Looking at the records of 11,703 people with hep C, who made up a half of a percent of the 2.1 million people in the CHeCS cohort, the investigators found that 1,590 (14 percent) died during the study period. Sixty percent were between 45 and 59 years old, and 34 percent were 60 and older. When compared with the MCOD group, those in CHeCS had a 12-times greater mortality rate. With an average age at death of 59, those in the CHeCS group died an average of 15 years earlier than the typical American.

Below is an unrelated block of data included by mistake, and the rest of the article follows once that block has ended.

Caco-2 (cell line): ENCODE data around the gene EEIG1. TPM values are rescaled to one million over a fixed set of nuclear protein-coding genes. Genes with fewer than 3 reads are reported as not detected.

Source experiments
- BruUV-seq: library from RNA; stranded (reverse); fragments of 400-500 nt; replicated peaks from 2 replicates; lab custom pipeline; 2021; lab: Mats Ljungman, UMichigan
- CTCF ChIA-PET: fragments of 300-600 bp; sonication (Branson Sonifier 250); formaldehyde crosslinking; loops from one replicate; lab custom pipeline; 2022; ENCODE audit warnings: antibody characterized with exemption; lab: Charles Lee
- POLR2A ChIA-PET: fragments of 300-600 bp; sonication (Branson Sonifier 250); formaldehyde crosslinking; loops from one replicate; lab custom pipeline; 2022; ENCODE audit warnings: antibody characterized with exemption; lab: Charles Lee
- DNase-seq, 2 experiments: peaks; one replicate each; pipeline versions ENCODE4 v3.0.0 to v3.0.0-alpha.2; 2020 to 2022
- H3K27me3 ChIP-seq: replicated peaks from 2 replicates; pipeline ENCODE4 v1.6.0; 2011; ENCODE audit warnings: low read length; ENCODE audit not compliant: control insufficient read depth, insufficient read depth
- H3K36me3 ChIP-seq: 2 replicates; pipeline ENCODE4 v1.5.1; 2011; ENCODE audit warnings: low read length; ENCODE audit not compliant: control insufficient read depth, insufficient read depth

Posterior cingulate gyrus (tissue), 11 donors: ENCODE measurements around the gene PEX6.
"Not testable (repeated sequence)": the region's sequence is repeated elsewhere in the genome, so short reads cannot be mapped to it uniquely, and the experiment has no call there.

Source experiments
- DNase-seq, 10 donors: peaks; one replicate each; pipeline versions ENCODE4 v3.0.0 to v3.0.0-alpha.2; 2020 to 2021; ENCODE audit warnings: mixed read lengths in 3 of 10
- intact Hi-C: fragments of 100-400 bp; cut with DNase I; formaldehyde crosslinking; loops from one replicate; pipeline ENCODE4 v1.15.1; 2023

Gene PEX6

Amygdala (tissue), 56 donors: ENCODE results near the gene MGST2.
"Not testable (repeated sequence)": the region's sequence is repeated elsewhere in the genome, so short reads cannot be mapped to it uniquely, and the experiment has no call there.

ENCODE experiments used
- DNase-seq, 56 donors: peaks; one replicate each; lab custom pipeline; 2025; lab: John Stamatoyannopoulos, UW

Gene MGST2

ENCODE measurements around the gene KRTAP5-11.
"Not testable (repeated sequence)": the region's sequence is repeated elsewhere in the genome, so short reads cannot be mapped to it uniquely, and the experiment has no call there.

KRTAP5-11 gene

Hep C, the researchers found, is vastly unreported as a cause of death, registered in only 19 percent of death certificates among those in the cohort who died. Based on this finding, the investigators extrapolated that more than 80,000 Americans who died in 2010 had hep C. They also projected that 53,000 people died as a consequence of hep C in 2010.
To read the NATAP report, click here.